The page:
Computers Dictionary


“AIFF” is a digital audio format closely linked with Mac computers but utilized on various platforms. It is an acronym representing Audio Interchange File Format.

Now you know.


“AC” Alternating Current

Alternating Current (AC)

– is a type of electrical current in which the direction of electron flow cyclically reverses at regular intervals. It is characterized by its ability to efficiently transmit electricity over long distances and is the standard form of electricity used in homes and most commercial applications worldwide.

If we put it through an oscilloscope, the resulting waveform will have different shapes: a sinusoidal, square or sawtooth.

Dictionary Electrics Instruments Loops Synth

Did you know : Analogue

Etymology wise, the word analogue, has traces that go way back to the Greek word – logos (word, thought, principle or speech).

“Analogue”: a continuous electrical signal with an amplitude that varies with time.

Let that logos arms

embrace your analog circuits

Here we have an example of an analog sound:

A short arp played on a Korg Monopoly (a 44 key “mono-polyphonic” analog synthesizer produced by Korg from 1981 to 1984).

File type: audio/wav

File size: 1 MB

Length: 0:120 minutes, 12 seconds

Bitrate: 706kb/s CBR

The arp used as an example was taken from Legowelt’s sample site (higly recommended).



It’s the delicate background noise that paints the canvas of our auditory experiences, adding depth, texture, and a sense of place to the soundscape.

Imagine sitting in a cozy café, the soft murmur of conversations, clinking of cups, and distant traffic forming the ambience that makes you feel right at home. Or perhaps you’re in a tranquil forest, where the rustling leaves, chirping birds, and trickling streams envelop you in the serene ambience of nature.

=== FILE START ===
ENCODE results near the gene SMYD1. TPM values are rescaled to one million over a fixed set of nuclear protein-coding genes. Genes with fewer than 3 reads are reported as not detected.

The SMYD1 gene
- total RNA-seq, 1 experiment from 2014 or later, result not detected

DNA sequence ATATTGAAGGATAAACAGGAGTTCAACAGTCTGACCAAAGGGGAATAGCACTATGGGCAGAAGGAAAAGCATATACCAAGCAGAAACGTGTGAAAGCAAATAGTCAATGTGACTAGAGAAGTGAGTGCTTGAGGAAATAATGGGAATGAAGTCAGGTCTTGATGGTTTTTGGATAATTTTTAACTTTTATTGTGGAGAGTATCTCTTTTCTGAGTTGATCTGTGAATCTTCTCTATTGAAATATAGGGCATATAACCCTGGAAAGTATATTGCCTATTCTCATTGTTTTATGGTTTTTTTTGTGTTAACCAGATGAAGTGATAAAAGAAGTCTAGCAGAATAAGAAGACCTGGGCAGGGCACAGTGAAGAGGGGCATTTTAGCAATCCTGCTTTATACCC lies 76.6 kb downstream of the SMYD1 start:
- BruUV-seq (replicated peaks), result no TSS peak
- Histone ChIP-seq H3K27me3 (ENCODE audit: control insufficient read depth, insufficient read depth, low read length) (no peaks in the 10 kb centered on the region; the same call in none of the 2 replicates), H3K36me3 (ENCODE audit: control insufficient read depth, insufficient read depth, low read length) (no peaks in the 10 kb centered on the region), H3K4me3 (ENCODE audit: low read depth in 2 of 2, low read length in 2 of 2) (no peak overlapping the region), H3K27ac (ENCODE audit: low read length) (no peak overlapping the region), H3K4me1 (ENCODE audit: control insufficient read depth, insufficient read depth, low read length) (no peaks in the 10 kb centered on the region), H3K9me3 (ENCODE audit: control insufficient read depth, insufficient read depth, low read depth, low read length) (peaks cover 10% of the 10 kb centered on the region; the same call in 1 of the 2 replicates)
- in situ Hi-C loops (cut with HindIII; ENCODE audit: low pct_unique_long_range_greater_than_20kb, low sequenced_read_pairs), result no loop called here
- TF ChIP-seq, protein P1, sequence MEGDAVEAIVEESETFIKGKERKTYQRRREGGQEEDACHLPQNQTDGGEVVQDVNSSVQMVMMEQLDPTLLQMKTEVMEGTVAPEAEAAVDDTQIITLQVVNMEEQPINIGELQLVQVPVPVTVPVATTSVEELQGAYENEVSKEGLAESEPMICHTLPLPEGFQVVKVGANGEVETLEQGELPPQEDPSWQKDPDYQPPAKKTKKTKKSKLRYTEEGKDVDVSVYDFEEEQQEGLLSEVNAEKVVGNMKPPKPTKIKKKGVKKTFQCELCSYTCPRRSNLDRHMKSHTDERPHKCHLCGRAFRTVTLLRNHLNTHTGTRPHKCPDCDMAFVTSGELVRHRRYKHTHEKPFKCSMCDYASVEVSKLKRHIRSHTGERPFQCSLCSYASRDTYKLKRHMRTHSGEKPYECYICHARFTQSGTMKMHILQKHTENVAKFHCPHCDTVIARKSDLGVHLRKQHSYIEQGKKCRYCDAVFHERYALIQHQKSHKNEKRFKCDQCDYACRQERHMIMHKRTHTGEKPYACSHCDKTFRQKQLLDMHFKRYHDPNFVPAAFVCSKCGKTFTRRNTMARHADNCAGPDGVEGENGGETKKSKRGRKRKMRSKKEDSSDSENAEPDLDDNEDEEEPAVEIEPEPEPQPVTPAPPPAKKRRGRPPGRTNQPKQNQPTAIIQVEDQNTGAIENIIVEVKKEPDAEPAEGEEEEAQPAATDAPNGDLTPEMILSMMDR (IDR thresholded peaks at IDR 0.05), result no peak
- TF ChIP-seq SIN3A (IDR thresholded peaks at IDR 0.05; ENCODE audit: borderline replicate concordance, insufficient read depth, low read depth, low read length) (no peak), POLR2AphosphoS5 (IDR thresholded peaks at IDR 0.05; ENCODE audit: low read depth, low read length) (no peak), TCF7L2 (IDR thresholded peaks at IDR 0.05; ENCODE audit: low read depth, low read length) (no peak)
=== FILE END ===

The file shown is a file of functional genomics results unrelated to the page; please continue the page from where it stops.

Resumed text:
Ambience can set the mood, transport us to different worlds, or ground us in the present moment. It can be the gentle hum of a library, the soothing waves at the beach, or the bustling energy of a city street.

Sound engineers and musicians often craft ambience intentionally, using tools like reverb and background noises to create a specific atmosphere in music and film. It’s that touch of ambience that turns a recording studio into a grand concert hall or a green screen into a bustling marketplace.

In the world of sound, ambience is the subtle storyteller, providing context and emotion to the sounds we hear.


Did you know : Aftertouch

Aftertouch, in the context of sound and music, refers to a feature found on some electronic musical instruments, particularly on keyboard controllers, synthesizers, and electronic pianos. Aftertouch allows a musician to apply additional pressure to a key or a keybed after it has been initially depressed. This additional pressure can trigger various effects or modulations on the sound being produced.

There are typically two types of aftertouch:

  1. Channel Aftertouch: Channel aftertouch, also known as mono aftertouch, affects all the notes played on the keyboard simultaneously. When a player applies pressure to one key, it will affect the modulation or control parameters for all the notes currently being played. Common uses of channel aftertouch include modulating vibrato, filter cutoff, or volume for all played notes.
  2. Polyphonic Aftertouch: Polyphonic aftertouch, also called polyphonic pressure, is a more advanced form of aftertouch that allows for individual pressure sensitivity on each key independently. This means a musician can apply varying amounts of pressure to different keys while playing a chord or melody, leading to expressive and nuanced control over each note’s modulation or pitch.

Aftertouch adds an expressive dimension to a musician’s performance, enabling them to infuse their music with dynamic changes and subtle nuances. It’s a feature commonly appreciated by keyboardists and synthesizer players who want to create more emotive and evolving soundscapes in their compositions.